Are you a first time English teacher in Asia (or are you planning to be)? Check out these tips to make the transition that little bit easier!
Make a good first impression
The first impression I made in Taiwan was not a strong one. The day after training, the new teachers were supposed to make a visit to their respective branches for the first time. Still drunk from celebrating the night before, I woke up to an angry “where are you?” phone call. I didn’t make it to the branch at all and I’m pretty sure some of the management never really forgot it.
Go in strong
Just like prison, sometimes the key to survival in the classroom is to find the biggest, baddest kid in class and kick him in the teeth. Not literally of course, but there is often one kid in a new class who will challenge you, and it’s important to quash that rebellion straight away. Bring them down a notch or two and the rest of the class should fall into line.
There was a bit of an expectation in Taiwan to be the all singing, all dancing clown teacher. This isn’t my style. There is no point trying to be something you aren’t and as long as you find your own way to connect with the kids you’ll be fine.
Be bad at drawing
A five year old can draw better than I can, a fact that the children I teach constantly remind me of. They find it hilarious trying to decipher what I am trying to draw and it is always a source of entertainment for them.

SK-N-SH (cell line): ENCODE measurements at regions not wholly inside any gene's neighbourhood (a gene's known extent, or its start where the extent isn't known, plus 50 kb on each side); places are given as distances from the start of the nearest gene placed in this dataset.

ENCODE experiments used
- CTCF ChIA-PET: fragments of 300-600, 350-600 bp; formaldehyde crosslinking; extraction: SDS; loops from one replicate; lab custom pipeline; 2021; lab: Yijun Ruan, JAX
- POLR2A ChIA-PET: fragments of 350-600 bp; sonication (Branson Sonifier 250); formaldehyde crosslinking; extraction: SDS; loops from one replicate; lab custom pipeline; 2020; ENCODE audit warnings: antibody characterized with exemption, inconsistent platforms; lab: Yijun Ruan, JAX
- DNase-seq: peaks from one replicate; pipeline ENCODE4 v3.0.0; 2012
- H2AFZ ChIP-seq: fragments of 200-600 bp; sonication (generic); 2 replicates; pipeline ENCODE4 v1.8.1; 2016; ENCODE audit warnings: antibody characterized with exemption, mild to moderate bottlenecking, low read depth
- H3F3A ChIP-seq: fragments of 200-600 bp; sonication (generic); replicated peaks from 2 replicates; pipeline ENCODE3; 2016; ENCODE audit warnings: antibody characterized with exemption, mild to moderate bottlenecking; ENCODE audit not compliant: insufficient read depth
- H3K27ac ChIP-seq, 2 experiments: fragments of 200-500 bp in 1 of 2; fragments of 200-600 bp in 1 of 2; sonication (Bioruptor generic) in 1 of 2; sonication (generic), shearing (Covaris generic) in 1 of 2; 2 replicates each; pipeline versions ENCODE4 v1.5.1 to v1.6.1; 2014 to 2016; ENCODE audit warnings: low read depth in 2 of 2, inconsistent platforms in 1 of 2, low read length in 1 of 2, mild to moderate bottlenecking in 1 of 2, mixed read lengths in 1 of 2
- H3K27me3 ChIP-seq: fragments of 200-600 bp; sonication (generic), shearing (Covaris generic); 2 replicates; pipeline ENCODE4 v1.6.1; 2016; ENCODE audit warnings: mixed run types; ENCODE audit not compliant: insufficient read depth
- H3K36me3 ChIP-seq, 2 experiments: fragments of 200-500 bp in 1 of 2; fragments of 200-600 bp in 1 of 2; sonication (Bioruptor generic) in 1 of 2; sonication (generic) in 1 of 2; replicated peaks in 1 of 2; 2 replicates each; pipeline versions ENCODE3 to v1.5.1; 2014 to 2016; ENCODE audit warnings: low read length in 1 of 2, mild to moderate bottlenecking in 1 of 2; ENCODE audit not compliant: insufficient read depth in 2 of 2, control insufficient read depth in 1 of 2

Can you guess what these are?
Give nicknames to your students
Especially with older children, the lengthening or shortening of a name can work wonders. I had one student, Cindy, who was a bit surly and never really talked. After a while I started calling her Cinderella, and every time I did she’d laugh. Eventually she warmed up and started enjoying class.
Have good games
Kids love playing games and their enjoyment of a class sometimes hinges on whether they enjoy the games you come up with. Look online, talk to other teachers and even discuss it with your class and come up with games that everyone enjoys.
Use a good reward system
I think it is better to motivate rather than discipline, so if the kids have a good reward system that spurs them on, there will be less problems in class. Sweets and stickers always work well as a reward and sometimes just a simple star next to their name is enough.
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Get to know the parents
If you are teaching at a private school or tuition centre this is very important. Teachers are judged mostly on return/withdrawal rates, so if the parents like and trust you they are more likely to continue sending their child to your class.
Get to know what the children like
I know far more about Strawberry Shortcake, Ben 10 and Dora the Explorer than any 28 year old man with no children of his own should know. Kids love to talk about these sorts of things, and it’s a good way to connect if you also take some kind of interest in them as well (don’t worry, I don’t go home and watch Ben 10, feigning interest can be just as effective)
I’m a pretty even person anyway, and I think it really helps if you draw a line in the sand and stick to it. There is nothing more confusing for kids than being allowed to do something one day and getting punished for it the next. Keep calm and try to be in as consistent an emotional state as you can, and the children should follow suit.
I have only taught children so this list is probably useless if you are teaching adults (talking about Dora the Explorer to people in their mid 20s won’t get you far) but I guess some of it still might apply. Do you have any more tips for a first time English teacher in Asia? Let me know!
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